You are here

Ramping Up: Retool for Recovery (Conclusion)

Use the lessons of the past to plan for the future

CHICAGO — Upgrading or adding new equipment to a dry cleaning plant can give owners options they otherwise wouldn’t have had when pursuing new customers. Deciding what to get, however, can sometimes be a tough decision. In Part 1 and Part 2 of this series, we examined some of the advantages of new equipment and options cleaners have in financing these purchases. In the conclusion of this series, we’ll delve into other factors that cleaners should consider when upgrading their plant.

Making the Final Decision

There’s a lot of thought that goes into — or at least should go into — making a major purchasing decision. Besides the initial benefits of having new equipment, Matt A. Lipman, sales representative for equipment manufacturer Union Drycleaning Products, believes that there’s another element that dry cleaners shouldn’t ignore.

“Cleaners should consider not just the price of whatever they’re buying, but the support they’ll receive after the sale, and the longevity of the company,” Lipman says.  Not only is having a piece of equipment that is no longer supported a huge headache, but it can be detrimental to the business’ long-term value.

“The equipment can become worthless and lower the value of the business,” he says. “When you go to sell the store, it’s devalued because you can’t buy spare parts for the equipment. When you’re buying equipment, it’s a long-term relationship.”

One option that dry cleaners had — and will have again once the pandemic fades — are site visits to other plants using the equipment under consideration.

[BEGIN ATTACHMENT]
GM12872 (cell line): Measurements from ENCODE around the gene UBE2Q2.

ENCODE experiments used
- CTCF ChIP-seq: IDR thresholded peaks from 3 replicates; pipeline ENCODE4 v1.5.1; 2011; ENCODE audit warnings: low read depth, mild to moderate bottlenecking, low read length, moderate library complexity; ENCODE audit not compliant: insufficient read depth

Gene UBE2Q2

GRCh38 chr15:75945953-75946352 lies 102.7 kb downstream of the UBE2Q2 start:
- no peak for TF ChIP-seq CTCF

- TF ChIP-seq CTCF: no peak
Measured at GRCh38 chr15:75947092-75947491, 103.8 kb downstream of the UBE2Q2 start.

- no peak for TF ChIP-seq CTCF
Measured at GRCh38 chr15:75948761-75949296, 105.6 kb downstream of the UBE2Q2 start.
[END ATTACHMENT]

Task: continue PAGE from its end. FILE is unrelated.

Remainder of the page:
“I think it’s great, because you can visualize a different approach to doing what you’re doing,” Lipman says. “I encouraged that, and I offer to take customers to go look at what they’re going to buy in advance.”

Surprisingly, Lipman says, not many cleaners actually take advantage of the option. He estimates that only 10-15% make a site visit before buying.

“The percentage of people that do that is small,” he says, noting that, when trade shows demonstrations are figured into the equation, the number goes up to about 25%. “For the ones who do go, it’s a great education, because anything can look good on a piece of paper in a brochure; when you see it in person, you can see the results, and you could talk to the operators.”

Lipman has found that, as machines get more advanced, another obstacle from the past is greatly reduced — the learning curve: “After the first day, the operators are up to speed with the machine. By the next day, they’re excelling. It also helps if they are repeat customers because every machine we build, builds on to the next machines, so you’re not starting from scratch.”

The Future is Out There

Dry cleaners planning to expand or retrofit their plants in this economic climate are, by definition, optimists. Making plans for a more hopeful future is their way of staking their claim on what’s to come.

That future, Lipman hopes, is coming soon: “My vision is that we’ve lost some storefronts and some older plants. The ones that survive, in the long run, will be more profitable because, hopefully, they are better-run now, and they’ll be able to grow faster. They’re more efficient, and that will allow room for growth.”

George Bednar, director of sales for NewLane Finance Co., agrees that the end of troubles that started a year ago is in sight.

“My hope is that, around Q3 and Q4 of this year, we’re going to see more of a return to normalcy,” he says, “with the promises that the country will be mostly vaccinated by July. I do think we’re going to start to see the turnaround, as more and more employers get back to work and out of the work-from-home phase. I think we’re going to see a bigger demand for more cleaners and more operators to upgrade their equipment. I won’t use the term ‘bountiful,’ but we do see the turn coming.”

For Part 1 of this series, click HERE. For Part 2, click HERE.